But let's get to the people underground. This is where the movie gets very strange and while it's got some audacious ideas, I think they are handled a bit clumsily and I have no idea what exactly they were trying to say. The humans underground are remnants of the nuclear wars that damaged the planet, and are horribly scarred. They also generally don't speak, but unlike the other dumb humans they have advanced psychic powers and can communicate telepathically. They also can hack the minds of others and create convincing illusions. It's in the area of religion where this movie gets even wackier. The first movie played with religion some, teasing about holy scriptures and such. But in this film not only do we get a little more about the Lawgiver that the apes worship, but the human society has its own god: a nuclear bomb. Yes, they worship a bomb left down in the caverns. They have built a whole church around it and sing praises to it. Indeed, they have an entire liturgical Christian church service centered around it, just with the bomb substituted for Christ. They have collective prayers like "Glory be to the bomb and to the holy fallout." Is this a commentary on religion? Politics? It's certainly weird. And I had a hard time suspending disbelief that such things could develop in thousands of years that way. I could mostly follow the logic of the superior original film. This one seemed more about the ideas than the logic in-story to justify them.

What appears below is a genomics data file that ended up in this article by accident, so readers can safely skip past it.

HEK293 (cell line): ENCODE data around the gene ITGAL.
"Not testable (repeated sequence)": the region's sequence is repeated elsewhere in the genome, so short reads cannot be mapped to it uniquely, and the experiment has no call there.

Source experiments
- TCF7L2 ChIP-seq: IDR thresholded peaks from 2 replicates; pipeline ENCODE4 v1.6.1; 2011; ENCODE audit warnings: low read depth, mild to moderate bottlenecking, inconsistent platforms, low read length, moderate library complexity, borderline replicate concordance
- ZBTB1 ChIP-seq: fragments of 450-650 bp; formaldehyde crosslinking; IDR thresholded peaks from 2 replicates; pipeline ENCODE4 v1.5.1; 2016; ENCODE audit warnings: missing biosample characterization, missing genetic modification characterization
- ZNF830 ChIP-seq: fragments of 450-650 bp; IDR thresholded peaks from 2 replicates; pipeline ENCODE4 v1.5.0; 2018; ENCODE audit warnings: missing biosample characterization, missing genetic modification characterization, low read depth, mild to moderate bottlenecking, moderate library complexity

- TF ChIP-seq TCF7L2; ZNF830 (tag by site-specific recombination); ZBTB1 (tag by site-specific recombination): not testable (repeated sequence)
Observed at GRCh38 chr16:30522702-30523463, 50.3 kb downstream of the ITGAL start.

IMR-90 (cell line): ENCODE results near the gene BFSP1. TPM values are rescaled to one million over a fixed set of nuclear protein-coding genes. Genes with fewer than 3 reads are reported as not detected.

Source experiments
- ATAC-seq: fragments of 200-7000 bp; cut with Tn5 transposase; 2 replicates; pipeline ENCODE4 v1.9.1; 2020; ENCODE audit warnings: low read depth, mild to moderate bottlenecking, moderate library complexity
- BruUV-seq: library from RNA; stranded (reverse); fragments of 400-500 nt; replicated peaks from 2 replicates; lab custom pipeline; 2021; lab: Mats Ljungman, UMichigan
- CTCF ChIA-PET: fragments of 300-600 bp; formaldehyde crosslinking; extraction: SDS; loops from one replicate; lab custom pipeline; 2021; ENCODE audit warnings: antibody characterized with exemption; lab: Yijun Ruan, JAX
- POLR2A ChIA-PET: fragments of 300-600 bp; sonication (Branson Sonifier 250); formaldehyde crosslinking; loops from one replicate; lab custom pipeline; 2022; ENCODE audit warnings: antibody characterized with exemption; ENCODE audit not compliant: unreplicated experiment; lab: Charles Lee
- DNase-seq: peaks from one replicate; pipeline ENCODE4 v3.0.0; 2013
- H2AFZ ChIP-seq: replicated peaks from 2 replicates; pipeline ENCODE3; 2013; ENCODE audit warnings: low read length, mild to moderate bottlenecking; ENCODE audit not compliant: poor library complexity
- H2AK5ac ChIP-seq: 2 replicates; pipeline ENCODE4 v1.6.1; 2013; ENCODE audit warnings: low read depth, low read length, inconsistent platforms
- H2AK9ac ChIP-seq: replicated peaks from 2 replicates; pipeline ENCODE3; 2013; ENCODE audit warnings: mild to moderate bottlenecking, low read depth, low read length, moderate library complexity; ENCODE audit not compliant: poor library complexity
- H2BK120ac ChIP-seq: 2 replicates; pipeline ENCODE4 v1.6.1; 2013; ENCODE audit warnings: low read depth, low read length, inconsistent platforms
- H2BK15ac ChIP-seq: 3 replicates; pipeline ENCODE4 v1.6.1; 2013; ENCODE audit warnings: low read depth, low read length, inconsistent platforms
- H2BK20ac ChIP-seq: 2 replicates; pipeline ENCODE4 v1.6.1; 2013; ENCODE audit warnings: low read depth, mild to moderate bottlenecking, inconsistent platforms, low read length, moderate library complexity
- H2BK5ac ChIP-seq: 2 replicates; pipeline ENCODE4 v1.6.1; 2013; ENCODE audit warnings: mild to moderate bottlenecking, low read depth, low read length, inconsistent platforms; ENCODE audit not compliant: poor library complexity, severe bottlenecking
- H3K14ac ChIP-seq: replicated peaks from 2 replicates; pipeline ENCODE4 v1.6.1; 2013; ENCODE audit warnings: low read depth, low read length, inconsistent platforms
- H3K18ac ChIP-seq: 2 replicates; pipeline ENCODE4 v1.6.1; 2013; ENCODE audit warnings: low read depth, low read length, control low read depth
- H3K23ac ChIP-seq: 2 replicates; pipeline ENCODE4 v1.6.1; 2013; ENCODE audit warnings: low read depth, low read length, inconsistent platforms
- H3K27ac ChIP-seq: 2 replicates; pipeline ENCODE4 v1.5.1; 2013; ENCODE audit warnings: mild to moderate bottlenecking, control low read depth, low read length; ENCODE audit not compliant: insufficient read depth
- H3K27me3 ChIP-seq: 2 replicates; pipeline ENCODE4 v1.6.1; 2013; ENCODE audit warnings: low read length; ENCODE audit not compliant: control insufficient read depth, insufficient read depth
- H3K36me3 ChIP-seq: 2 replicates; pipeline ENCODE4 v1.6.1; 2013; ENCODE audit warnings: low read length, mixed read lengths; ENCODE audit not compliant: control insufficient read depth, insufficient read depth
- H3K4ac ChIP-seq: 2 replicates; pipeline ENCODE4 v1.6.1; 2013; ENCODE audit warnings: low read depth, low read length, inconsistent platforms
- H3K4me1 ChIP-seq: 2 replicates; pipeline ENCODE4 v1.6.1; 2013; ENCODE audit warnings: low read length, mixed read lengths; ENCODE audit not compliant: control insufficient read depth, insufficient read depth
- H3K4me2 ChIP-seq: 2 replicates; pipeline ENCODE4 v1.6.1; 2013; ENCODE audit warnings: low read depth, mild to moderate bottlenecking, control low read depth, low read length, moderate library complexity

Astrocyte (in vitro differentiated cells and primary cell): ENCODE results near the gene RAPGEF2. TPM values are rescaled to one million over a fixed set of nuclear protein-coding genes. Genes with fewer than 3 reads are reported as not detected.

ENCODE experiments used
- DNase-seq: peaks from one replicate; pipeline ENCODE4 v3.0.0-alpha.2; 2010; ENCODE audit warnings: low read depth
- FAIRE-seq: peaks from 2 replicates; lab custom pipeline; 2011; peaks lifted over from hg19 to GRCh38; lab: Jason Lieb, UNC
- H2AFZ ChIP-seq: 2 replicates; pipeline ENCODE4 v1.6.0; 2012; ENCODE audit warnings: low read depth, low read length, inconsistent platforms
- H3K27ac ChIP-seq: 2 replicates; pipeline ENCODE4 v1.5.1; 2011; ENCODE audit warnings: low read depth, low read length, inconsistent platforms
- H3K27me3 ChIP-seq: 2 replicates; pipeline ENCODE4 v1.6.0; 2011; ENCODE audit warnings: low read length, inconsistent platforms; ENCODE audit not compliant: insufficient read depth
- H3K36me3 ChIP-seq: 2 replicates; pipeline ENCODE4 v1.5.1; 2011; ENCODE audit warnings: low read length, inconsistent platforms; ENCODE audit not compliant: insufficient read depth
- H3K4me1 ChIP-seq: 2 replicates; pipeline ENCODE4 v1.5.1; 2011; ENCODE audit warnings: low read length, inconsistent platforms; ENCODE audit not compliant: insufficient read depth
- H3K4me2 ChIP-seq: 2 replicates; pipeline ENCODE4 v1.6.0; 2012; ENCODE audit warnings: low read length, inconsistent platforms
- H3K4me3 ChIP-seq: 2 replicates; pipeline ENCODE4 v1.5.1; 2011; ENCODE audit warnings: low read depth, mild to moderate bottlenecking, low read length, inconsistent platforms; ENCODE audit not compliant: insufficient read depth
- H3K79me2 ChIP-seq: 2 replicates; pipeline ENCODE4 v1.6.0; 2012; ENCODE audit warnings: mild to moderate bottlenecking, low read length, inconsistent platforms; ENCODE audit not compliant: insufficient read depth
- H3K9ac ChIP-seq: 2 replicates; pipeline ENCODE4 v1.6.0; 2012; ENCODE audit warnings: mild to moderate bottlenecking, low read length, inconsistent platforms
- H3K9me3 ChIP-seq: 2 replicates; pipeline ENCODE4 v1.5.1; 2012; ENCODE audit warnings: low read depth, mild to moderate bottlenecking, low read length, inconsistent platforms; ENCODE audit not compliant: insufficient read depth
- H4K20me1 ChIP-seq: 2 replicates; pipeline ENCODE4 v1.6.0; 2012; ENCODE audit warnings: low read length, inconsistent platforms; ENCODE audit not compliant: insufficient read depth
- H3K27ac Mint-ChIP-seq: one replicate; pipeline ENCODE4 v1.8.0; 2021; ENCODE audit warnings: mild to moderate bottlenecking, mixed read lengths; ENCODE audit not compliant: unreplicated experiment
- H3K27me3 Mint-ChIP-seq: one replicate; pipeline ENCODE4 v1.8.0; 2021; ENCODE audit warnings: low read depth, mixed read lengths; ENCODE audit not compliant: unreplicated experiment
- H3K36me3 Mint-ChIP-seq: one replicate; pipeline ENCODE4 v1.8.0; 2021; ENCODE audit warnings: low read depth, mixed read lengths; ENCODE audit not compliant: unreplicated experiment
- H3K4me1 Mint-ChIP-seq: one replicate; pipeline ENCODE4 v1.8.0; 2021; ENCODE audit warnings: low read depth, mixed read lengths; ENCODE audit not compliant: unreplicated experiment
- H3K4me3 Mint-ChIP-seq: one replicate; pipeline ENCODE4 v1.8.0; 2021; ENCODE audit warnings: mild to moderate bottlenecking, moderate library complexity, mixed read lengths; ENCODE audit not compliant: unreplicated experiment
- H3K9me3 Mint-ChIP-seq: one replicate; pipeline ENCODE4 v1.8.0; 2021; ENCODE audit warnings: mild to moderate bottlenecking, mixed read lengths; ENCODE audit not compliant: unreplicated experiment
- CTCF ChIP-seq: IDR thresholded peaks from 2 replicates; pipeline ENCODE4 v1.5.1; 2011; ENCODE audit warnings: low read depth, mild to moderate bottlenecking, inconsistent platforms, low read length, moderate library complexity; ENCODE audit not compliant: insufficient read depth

But it's certainly an audacious movie and for awhile it's a sensible and entertaining sequel. How do you follow up on the ending of the first movie? They did it in one of the only ways you could, I suppose, but not all the pieces fit together. Some will love it because it's so weird. But it was a little too much for me.
Now as for that ending, let's talk about it. (Again, spoilers!) How do you top the bleak twist of the original? You blow up the world. Things build to a head and then Charlton Heston pushes the button that launches the god-bomb and blows up the entire planet. The screen goes white and we hear a voiceover tell us that the planet was destroyed. That's one way to end with some finality! It still, I suppose, hints at the themes at play in the last film, with man destroying himself and his world. Is that the social commentary? That man worships his weapons too much? Charlton Heston apparently didn't want to do a sequel, but agreed to appear in a few scenes to hand the movie over to the rest of the cast. But beyond that, he wanted to make sure there were no more sequels to follow, so his own hand is the one that pushes the button to blow up the planet for good. It reminds me of Michael Landon and how he ended Little House on the Prairie by blowing up the town to ensure there could never be anymore.
Beneath the Planet of the Apes is a lesser sequel, but that's not to say it is without merit. For me though, the proceedings are so scattered and weird, culminating in a flabbergasting conclusion that I don't quite know what to make of it. When it ended, all I could think was, "well, that was weird." It's not a movie that everyone will appreciate or enjoy. Not the worst sequel to a classic film that's ever been made, though. Perhaps the most surprising thing is that given how the movie ended they ever made another one. But they made three more, and two TV series! We'll get to those later. For now, let's just ruminate on the fact that it all ended in destruction.